This week on the reserve has brought in a wave of the first redwings- smart winter thrushes that will spend the colder months working their way through the berry bushes on site. These are among our first migrants and in the coming weeks more will arrive along with the first fieldfares. Redwing can often be seen flying high overhead, more often at night, making high pitched ‘seep seep’ calls as they go- so you know they are there even in the dark!
Autumn gathers momentum at Lackford
They will be joined here by a large influx of young blackbirds (born this year), which often go unnoticed as migrants because they just increase the number of resident birds and all of a sudden it can seem like there’s a lot of blackbirds about!
There’s a few other interesting birds to look out for on the reserve at the moment- on the feeders at the visitor centre, marsh tit and the odd group of long-tailed tit are visiting- the latter should become more frequent as autumn progresses, and a female sparrowhawk is often hanging around in the shadows of the trees behind- sometimes she will get really close to the window and to folk sitting inside. A late swallow on Wednesday (2nd) and a house martin on Friday (4th) may well be our last records for the year. Every couple of days a pretty grey wagtail is seen visiting the pond in front of the Centre too- keep an eye out for him/her.
Another bird that is quite conspicuous at the moment is the jay, which can often be seen on Sayer’s Breck or on the Breckland field near the Visitor Centre, either filling it’s crop with acorns or burying them, having flown some distance, up to a mile, from the oak tree it took them from. It’s a time of year when they are much more noticeable, as are green woodpeckers too- especially young birds still finding their feet in the art of ant and grub-hunting!
While Paul’s hide brought in our first redwing sighting on Friday (4th) it has also been giving good views of winter ducks such as shoveler, pochard, wigeon, gadwall and teal, though any body of water on the reserve should have these. Kingfisher have been good from here too. On the Sailing Lake on 2nd we had a surprise visit from a very late black tern! It didn’t stay long but it did delight visitors as they always do. Moving along to Ash Carr, visitors have been seeing treecreeper, nuthatch and great spotted woodpecker regularly here, sometimes following tits in mixed feeding groups typical of autumn. A great white egret visited Fuller’s Mill hide on 2nd and this can be a good place to see little egret and little grebe too- Bess’s Hide is also worth a check for these.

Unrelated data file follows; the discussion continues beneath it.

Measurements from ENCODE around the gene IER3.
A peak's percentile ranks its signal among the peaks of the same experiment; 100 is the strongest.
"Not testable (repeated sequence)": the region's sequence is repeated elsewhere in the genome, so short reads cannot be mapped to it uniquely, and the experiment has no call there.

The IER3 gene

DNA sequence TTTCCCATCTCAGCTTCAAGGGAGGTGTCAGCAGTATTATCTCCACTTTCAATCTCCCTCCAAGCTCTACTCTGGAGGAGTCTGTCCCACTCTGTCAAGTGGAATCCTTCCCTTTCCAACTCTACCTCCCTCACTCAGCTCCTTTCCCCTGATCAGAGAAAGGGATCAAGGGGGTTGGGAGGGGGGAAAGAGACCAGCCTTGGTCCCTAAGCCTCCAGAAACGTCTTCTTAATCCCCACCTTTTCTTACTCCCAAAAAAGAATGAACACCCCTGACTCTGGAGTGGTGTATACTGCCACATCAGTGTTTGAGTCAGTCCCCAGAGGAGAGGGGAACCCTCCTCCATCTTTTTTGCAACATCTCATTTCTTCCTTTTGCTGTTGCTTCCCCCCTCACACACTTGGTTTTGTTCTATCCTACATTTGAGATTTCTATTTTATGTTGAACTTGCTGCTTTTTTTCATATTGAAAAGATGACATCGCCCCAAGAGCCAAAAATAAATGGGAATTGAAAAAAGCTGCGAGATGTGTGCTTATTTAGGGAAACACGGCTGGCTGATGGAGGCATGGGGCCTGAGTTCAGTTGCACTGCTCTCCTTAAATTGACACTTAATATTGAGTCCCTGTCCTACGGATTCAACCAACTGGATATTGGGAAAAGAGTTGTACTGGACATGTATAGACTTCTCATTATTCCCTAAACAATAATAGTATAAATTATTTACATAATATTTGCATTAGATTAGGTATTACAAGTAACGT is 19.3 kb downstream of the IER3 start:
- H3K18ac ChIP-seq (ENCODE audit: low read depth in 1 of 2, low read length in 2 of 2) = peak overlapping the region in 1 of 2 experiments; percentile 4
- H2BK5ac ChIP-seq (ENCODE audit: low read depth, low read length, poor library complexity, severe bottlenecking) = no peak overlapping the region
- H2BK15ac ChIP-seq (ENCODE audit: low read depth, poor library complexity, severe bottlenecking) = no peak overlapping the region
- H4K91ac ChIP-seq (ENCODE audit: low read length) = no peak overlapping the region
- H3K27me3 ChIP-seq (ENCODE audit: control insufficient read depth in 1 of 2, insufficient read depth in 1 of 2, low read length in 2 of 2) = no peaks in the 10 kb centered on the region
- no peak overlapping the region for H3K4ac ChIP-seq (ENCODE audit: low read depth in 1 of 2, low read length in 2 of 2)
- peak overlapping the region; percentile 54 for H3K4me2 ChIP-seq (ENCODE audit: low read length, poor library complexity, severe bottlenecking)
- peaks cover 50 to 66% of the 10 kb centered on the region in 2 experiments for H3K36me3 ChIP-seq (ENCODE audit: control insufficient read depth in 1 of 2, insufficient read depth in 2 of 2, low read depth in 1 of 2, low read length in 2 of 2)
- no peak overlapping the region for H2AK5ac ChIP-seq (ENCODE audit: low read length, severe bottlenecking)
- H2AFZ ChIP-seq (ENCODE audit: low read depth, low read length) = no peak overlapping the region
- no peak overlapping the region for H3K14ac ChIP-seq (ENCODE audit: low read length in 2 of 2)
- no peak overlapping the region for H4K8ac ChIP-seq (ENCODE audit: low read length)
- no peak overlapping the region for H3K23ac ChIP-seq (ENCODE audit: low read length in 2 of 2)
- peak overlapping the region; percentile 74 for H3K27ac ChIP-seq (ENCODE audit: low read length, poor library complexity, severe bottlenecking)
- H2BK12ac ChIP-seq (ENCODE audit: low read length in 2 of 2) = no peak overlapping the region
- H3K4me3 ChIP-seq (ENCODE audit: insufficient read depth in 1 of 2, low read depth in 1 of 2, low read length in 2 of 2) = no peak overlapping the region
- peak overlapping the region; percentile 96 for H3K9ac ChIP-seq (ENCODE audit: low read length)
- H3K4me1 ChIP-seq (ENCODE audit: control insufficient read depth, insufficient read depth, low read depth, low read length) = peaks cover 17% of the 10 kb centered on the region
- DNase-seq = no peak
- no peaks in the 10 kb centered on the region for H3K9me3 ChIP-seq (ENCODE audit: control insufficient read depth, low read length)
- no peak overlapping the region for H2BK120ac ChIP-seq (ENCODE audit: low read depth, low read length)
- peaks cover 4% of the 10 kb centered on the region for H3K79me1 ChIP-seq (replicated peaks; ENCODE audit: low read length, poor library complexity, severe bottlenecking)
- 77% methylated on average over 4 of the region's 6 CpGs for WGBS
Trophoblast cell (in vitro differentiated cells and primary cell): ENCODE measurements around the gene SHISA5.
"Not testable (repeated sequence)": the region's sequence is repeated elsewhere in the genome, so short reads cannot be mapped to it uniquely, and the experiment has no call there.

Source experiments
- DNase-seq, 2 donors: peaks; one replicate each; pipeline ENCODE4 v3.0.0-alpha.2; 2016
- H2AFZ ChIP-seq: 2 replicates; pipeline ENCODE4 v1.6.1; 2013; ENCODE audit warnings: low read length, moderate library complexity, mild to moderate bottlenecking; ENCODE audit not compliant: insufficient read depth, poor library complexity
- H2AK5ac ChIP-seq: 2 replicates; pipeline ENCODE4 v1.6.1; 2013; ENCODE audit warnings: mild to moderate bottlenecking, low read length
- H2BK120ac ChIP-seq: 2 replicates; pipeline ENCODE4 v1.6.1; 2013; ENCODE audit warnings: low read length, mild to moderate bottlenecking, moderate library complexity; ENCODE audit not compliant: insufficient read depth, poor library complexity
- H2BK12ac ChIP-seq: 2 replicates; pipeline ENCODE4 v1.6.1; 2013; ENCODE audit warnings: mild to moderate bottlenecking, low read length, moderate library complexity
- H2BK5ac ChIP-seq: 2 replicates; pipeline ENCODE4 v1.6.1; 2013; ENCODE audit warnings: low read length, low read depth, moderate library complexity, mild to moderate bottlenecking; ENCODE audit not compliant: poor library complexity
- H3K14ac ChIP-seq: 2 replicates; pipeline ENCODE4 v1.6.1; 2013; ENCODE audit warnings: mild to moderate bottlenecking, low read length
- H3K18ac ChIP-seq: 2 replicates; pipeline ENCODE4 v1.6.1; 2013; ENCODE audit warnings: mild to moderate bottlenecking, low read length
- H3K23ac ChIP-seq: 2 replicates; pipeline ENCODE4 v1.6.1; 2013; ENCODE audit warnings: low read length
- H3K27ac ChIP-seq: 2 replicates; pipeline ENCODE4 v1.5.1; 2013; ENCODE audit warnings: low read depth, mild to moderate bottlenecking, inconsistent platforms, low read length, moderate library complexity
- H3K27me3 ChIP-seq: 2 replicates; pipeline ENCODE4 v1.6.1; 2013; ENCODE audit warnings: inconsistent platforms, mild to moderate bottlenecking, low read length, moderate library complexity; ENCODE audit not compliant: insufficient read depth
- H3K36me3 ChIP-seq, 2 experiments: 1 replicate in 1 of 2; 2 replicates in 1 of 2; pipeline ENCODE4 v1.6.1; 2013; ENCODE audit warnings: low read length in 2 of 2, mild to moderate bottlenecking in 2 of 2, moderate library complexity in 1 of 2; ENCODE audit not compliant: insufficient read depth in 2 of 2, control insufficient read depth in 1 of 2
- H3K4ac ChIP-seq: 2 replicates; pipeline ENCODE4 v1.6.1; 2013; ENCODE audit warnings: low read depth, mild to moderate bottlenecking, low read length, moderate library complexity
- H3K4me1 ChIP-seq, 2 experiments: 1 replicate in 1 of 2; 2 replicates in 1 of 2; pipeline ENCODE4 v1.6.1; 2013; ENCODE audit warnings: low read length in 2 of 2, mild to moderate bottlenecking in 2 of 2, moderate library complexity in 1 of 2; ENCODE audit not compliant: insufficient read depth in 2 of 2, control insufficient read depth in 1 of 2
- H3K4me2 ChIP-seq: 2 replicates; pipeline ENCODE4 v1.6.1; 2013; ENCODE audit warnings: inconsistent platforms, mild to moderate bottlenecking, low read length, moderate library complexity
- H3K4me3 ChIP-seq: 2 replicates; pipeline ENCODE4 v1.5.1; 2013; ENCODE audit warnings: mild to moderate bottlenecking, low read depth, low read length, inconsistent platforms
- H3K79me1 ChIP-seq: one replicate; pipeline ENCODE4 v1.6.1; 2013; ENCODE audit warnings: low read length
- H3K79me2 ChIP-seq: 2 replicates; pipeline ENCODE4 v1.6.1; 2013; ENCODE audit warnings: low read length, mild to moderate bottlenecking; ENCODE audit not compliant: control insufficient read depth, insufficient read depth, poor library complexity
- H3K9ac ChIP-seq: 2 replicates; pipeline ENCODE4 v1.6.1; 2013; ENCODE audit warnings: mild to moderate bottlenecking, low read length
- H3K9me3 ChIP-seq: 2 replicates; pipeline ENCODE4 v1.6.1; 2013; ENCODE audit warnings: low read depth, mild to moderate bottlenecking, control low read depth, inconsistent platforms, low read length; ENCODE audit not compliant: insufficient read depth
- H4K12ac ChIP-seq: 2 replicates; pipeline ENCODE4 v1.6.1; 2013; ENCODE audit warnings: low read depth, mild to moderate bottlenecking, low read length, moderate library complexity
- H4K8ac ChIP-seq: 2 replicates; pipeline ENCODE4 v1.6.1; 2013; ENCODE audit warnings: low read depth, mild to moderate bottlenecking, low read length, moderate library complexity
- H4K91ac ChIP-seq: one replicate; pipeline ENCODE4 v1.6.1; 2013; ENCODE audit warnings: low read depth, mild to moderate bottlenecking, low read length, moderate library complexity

We are always on the lookout for interesting fungi at this time of year, following some lovely earthstars which we posted about earlier in the week. When we have milder spells, hardy butterflies like red admiral, comma and peacock are up and about, along with willow emerald damselflies, who must be tougher than they look! Common darter and ruddy darter are still about too.
For the most up-to-date sightings, pop in for a chat first on your next visit before you walk round- it’s an interesting time of year with things changing rapidly and we can let you know what’s where!